Times Staff Writer

April 8, 2006

Last summer, before New York Atty. Gen. Eliot Spitzer revealed his first settlements with the music industry over allegations of illegal payments for airplay, the man who picks songs for L.A.'s KKBT-FM (100.3) started each week enthusiastically brainstorming about what new tunes to add to his playlist.

Today, KKBT's program director, Tom Calococci, still brainstorms. But he feels pressure to take fewer creative risks.

"No programmer wants to draw attention by choosing songs too far outside the mainstream," said Calococci, who says fear of regulatory scrutiny has made radio executives less willing to play emerging bands. Calococci still plays new music, he said, but "Spitzer has put a chill on everything."

Spitzer's inquiry, which alleged that music companies illegally paid radio programmers to play certain songs, was intended to make the airwaves more of a meritocracy. Without such "pay for play," Spitzer argued, consumers would hear the music that programmers liked best, rather than tunes that the major record labels bribed deejays to air.

But Spitzer's crusade may be having the opposite effect. Many programmers say that fear of regulatory scrutiny has scared them into airing fewer new songs. Instead, many stations are sticking to older, more tried-and-true tunes that seem less likely to prompt speculation that money changed hands.

Indeed, research shows that listeners are hearing fewer new songs on the radio today than they were a year ago. In the first quarter of 2006, "active rock" stations added 23% fewer new songs to their playlists than during the same period in 2005, according to trade publication Radio & Records. Pop stations added 14% fewer songs, additions on urban/hip-hop stations dropped 16% and the number of new songs played by "adult contemporary" stations fell 17%.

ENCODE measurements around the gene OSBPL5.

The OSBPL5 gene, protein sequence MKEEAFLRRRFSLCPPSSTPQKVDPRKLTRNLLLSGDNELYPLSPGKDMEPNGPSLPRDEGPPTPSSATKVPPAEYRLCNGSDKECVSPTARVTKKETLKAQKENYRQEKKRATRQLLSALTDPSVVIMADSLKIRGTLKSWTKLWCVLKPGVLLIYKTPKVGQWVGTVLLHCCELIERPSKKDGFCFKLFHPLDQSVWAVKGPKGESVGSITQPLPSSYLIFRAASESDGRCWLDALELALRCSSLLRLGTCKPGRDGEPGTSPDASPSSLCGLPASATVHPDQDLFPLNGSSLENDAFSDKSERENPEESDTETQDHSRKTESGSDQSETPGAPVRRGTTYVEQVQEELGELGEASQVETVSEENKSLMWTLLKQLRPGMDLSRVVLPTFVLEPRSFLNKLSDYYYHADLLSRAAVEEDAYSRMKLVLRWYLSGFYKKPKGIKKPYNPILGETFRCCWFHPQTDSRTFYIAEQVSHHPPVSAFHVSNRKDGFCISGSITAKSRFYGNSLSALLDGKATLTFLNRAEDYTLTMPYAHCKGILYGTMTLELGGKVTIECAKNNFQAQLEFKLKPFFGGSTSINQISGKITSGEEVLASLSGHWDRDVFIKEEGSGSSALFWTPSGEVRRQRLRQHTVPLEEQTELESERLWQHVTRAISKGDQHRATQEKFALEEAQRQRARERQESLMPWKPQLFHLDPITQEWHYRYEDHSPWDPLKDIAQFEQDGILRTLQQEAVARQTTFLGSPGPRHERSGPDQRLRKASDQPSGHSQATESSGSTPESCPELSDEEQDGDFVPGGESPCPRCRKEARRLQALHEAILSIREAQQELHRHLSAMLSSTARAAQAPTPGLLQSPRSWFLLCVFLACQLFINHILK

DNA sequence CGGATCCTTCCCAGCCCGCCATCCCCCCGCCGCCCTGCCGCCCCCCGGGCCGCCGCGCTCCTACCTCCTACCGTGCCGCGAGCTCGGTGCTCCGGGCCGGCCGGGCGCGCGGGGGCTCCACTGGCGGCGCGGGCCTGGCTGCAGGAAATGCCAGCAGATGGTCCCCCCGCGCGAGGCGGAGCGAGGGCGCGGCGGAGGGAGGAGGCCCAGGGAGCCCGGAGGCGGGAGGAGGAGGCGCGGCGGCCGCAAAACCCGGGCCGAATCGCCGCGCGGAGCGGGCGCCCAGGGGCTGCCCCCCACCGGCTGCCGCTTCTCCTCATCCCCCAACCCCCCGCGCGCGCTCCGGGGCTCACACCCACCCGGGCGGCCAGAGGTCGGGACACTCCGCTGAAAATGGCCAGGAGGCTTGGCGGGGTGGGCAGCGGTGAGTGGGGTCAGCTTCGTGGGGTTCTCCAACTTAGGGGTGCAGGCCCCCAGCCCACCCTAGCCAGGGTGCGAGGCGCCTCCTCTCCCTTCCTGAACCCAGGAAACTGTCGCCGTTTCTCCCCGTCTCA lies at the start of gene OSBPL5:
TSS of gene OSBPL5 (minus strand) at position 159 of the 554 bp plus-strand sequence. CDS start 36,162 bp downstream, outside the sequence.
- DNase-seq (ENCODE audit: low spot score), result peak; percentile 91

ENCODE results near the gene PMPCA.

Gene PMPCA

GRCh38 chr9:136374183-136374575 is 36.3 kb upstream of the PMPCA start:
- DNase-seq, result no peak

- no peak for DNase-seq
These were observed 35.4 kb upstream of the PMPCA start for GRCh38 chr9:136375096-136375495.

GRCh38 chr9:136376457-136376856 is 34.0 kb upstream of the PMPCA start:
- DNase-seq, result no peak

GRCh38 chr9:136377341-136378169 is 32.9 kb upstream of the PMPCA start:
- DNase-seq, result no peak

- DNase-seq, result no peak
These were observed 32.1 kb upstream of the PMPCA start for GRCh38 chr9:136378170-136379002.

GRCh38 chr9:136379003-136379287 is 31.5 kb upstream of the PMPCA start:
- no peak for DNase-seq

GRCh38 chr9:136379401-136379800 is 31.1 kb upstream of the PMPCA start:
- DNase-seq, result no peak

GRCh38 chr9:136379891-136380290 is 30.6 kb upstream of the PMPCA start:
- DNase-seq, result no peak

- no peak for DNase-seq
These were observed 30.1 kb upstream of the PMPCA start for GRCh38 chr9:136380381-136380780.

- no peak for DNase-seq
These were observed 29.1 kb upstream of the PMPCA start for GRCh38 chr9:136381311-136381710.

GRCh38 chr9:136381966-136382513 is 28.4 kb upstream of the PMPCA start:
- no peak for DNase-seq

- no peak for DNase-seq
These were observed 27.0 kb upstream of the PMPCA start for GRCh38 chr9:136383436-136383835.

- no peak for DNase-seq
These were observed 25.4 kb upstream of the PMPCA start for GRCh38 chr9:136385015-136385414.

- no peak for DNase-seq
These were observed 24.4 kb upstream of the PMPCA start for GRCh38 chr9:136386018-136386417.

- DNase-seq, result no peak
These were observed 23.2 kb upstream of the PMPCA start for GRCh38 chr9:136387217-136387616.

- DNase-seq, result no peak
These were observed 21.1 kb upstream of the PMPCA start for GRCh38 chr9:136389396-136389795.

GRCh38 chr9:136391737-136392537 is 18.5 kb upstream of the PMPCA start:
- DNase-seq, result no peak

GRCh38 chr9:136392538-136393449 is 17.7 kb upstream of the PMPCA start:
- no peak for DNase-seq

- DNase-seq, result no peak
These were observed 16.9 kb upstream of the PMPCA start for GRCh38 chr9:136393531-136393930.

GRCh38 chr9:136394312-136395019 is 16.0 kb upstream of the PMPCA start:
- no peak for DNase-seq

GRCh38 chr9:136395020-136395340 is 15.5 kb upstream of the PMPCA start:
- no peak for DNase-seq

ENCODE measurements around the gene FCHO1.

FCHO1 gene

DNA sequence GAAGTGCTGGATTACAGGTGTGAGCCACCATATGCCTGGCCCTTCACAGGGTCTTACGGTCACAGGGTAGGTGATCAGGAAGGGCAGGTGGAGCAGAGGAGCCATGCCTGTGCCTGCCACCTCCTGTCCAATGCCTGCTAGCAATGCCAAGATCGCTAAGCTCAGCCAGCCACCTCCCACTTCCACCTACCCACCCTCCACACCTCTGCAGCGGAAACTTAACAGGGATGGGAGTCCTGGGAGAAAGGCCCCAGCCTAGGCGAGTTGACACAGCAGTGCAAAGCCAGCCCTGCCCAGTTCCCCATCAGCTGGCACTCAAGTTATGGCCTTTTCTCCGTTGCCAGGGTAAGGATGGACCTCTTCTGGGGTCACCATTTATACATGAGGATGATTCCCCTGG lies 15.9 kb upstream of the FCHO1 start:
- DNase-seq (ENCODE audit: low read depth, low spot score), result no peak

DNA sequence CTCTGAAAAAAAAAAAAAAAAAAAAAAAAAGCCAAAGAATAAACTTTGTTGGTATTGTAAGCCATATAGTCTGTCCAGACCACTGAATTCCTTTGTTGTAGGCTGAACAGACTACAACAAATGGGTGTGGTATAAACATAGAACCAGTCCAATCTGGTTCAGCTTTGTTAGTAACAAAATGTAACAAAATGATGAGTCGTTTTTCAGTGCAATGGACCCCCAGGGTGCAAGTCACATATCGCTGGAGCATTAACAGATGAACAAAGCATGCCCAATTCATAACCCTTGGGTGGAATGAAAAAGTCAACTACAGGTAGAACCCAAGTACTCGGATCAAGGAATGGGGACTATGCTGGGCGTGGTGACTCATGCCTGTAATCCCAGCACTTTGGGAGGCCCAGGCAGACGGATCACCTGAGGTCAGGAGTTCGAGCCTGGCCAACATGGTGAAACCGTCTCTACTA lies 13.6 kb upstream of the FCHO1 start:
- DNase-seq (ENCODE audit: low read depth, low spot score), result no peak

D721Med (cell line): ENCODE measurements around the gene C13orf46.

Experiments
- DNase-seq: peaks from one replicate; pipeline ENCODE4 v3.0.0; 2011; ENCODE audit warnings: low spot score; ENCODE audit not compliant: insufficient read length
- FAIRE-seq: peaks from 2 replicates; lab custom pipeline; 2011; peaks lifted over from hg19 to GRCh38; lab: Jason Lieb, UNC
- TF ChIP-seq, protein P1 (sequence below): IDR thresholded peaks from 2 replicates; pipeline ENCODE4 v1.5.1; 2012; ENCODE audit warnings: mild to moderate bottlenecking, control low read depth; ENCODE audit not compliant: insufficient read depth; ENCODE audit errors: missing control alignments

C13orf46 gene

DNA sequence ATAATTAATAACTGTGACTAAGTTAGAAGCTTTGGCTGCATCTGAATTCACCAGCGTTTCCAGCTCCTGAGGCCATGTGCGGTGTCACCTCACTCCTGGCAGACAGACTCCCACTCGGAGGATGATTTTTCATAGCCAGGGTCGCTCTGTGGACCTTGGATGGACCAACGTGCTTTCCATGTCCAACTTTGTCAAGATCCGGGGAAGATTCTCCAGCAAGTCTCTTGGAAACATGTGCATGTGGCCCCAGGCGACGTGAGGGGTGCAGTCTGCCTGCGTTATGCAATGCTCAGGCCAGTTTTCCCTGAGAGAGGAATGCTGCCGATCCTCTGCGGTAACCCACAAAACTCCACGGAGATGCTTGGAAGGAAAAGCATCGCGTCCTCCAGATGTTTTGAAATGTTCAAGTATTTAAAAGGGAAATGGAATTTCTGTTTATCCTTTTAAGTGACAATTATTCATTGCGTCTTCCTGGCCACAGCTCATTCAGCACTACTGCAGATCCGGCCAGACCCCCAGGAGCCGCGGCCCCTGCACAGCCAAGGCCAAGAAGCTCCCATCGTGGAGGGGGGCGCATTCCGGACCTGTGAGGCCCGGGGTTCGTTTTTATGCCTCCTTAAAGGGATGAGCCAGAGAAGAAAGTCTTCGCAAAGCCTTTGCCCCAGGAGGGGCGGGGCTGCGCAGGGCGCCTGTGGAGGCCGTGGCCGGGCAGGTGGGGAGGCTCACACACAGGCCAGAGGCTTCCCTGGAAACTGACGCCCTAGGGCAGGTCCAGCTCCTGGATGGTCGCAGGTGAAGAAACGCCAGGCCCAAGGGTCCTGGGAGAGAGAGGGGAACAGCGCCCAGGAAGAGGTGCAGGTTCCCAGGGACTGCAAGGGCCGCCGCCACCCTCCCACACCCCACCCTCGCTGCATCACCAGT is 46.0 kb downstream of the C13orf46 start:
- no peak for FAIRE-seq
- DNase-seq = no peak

Those declines occurred even as the number of album releases increased, according to Nielsen SoundScan.

"These are really big drops," said Cyndee Maxwell, a Radio & Records executive who helped survey more than 860 radio stations. "I've never seen decreases that big."

In the wake of Spitzer's probe, radio companies have launched internal inquiries and, in instances of wrongdoing, fired and reprimanded scores of programmers. Almost every radio chain has instituted new policies regarding gifts and payments. And the Federal Communications Commission has launched its own investigation to determine whether radio companies should lose their broadcast licenses if evidence of corruption exists.

That's left many programmers with the impression that if their names are so much as mentioned in connection with pay-for-play, their jobs will be at risk.